Immune complex-kinase assays were performed by a protocol from an assay kit purchased from Cell Signaling technologies. Cell lysates (200 μg) were incubated with anti-Akt1, anti-Akt2, or anti-Akt3 antibodies overnight at 4°C in cell lysis buffer. Immune complexes were then rotated for 2 – 4 h at 4°C with protein A-conjugated agarose beads (20 μl of 50% slurry/reaction). Complexes were washed twice in cell lysis buffer and twice in kinase buffer (25 mM Tris-HCl (pH 7.5), 5 mM beta-glycerophosphate, 2 mM dithiothreitol, 0.1 mM Na3VO4, 10 mM MgCl2). After resuspension in kinase assay buffer containing ATP and a GST-GSK-3 α/β fusion protein (residues surrounding GSK-3 α/β Ser21/9 (CGPKGPGRRGRRRTSSFAEG)) the reaction was allowed to proceed at 30°C for 30 min. After the reaction was stopped by addition of concentrated SDS-PAGE loading buffer, samples were separated by SDS-PAGE and transferred to PVDF membranes as described above. Immunoblotting was performed using primary antibodies to phospho-GSK-3α/β provided in the kinase assay kit, followed by addition of HRP-conjugated secondary antibodies, detection by ECL, and exposure to X-ray film. Results were quantitated by densitometry.


Data are presented as means ± S.E.M. Statistics were performed using oneway ANOVA with Dunnett's test a posteriori, as described in figure legends. Densiometric analysis was performed using Image J 1.60 (NIH). A P-value < 0.05 was considered significant.


Deficiency of p110 isoforms is associated with increased mTOR/p70S6K activation

To establish efficacy of siRNA-mediated knockdown of p110α and p110β, cells were transfected with non-targeting control siRNA (si-Con), siRNA against p110α (si-p110α), siRNA against p110β (si-p110β), or siRNA against p110α and p110β simultaneously (p110α + p110β). Figure 1A demonstrates that siRNA-mediated knockdown of p110α and p110β was ~85%.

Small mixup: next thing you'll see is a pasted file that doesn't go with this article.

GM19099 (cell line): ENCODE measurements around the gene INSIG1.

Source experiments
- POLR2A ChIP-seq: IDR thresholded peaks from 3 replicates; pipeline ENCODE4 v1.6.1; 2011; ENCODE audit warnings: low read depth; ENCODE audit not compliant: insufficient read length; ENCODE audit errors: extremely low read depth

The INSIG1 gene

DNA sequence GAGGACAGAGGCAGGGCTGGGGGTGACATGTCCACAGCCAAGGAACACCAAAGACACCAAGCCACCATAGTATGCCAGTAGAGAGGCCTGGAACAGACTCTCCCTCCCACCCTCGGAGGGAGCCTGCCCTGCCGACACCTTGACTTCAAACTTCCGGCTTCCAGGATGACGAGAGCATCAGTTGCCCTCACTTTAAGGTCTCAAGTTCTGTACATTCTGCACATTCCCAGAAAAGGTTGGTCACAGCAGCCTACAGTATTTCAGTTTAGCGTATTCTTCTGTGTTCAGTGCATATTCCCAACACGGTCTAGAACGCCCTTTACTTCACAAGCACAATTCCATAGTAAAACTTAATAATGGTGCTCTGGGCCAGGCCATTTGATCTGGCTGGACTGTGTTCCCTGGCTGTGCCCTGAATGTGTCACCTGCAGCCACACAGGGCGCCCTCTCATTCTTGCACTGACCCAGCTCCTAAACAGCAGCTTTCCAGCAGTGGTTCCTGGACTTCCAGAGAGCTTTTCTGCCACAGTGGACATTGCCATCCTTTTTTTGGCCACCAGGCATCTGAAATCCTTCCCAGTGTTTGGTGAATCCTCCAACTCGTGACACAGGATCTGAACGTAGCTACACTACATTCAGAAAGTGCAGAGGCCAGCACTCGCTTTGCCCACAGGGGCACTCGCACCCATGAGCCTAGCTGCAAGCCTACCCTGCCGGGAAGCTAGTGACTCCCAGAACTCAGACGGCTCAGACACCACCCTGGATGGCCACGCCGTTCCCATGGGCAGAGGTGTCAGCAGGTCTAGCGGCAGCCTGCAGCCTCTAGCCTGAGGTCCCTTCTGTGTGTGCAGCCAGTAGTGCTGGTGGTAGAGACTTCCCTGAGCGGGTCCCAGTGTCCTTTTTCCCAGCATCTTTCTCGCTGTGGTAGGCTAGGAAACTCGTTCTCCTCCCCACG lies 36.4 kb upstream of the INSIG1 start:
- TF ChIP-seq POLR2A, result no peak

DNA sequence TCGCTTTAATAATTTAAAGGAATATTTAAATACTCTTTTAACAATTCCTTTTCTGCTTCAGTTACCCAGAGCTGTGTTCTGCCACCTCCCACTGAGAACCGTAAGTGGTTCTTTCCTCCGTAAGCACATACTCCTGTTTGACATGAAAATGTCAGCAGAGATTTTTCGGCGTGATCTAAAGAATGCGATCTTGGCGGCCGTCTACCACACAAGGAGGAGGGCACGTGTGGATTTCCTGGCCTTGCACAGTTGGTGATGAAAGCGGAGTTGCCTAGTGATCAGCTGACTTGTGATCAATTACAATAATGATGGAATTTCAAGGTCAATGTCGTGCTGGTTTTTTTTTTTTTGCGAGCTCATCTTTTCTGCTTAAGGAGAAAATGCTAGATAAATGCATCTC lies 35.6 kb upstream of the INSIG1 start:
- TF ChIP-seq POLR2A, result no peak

Figure 1
Knockdown of p110α and p110β stimulate AMPK and mTOR/p70S6K phosphorylation. (A) Efficacy of RNAi-mediated knockdown of p110α and p110β was determined by real-time PCR using B2M as a reference gene. Cells were reverse-transfected ...

To determine the effects of p110 isoform deficiency on signaling molecules involved in protein synthesis and energy regulation, cells were grown for 48 hours and harvested (Figure 1B, left), or grown for 48 hours and then treated with 125 ng/ml IGF-I for 30 minutes (Figure 1B, right), followed by analysis by Western blot. Phosphorylation of PRAS40 at the Akt-directed site (T246) was reduced under conditions of p110α deficiency, suggesting that Akt is activated primarily through p110α. However, phosphorylation of p70S6K at T389 and mTOR at S2448 were increased in p110α-, p110β-, and p110α + p110β-deficient cells (Figure 1B). IGF-I-induced phosphorylation of S6 at S235/236 was reduced in p110α and p110β-deficient cells, possibly the result of decreased total S6 protein (Figure 1B). Together, these data suggest increased activation of components of the protein translational machinery under conditions of decreased PI3K catalytic subunit availability.

Akt1 and Akt3 are activated by IGF-I in myoblasts, and reduction of Akt2 or Akt3 causes hyper-activation of Akt1

Akt is a principal mediator of PI3K-mediated cell growth and survival, and recent evidence suggests that individual Akt isoforms can exhibit both overlapping and distinct functions (31). We examined the activation of Akt to determine whether loss of one isoform results in increased activation of another in C2C12 cells. siRNA-mediated knockdown of Akt1, Akt2, and Akt3 was effective (Figure 2A), and IGF-I promoted the activation of Akt1 and Akt3, but not Akt2; furthermore, under conditions of Akt2 and Akt3 deficiency, the activation of Akt1 in response to IGF-I was greater than in cells expressing normal levels of Akt2 and Akt3 (P < 0.05, Figure 2B and 2C). These data suggest that IGF-I-stimulated Akt1 activity is hyper-activated under conditions of diminished Akt2 and Akt3, but neither Akt2 nor Akt3 activation is hyper-stimulated by IGF-I under conditions of diminished Akt1.

Figure 2
Efficacy of si-RNA-mediated knockdown of Akt isoforms and IGF-I-stimulated Akt activation. (A) Efficacy of RNAi-mediated knockdown of Akt isoforms was determined by real-time PCR normalizing to invariant B2M as a reference gene. Cells were reverse-transfected ...

Increased phosphorylation of mTOR/p70S6K in response to Akt knockdown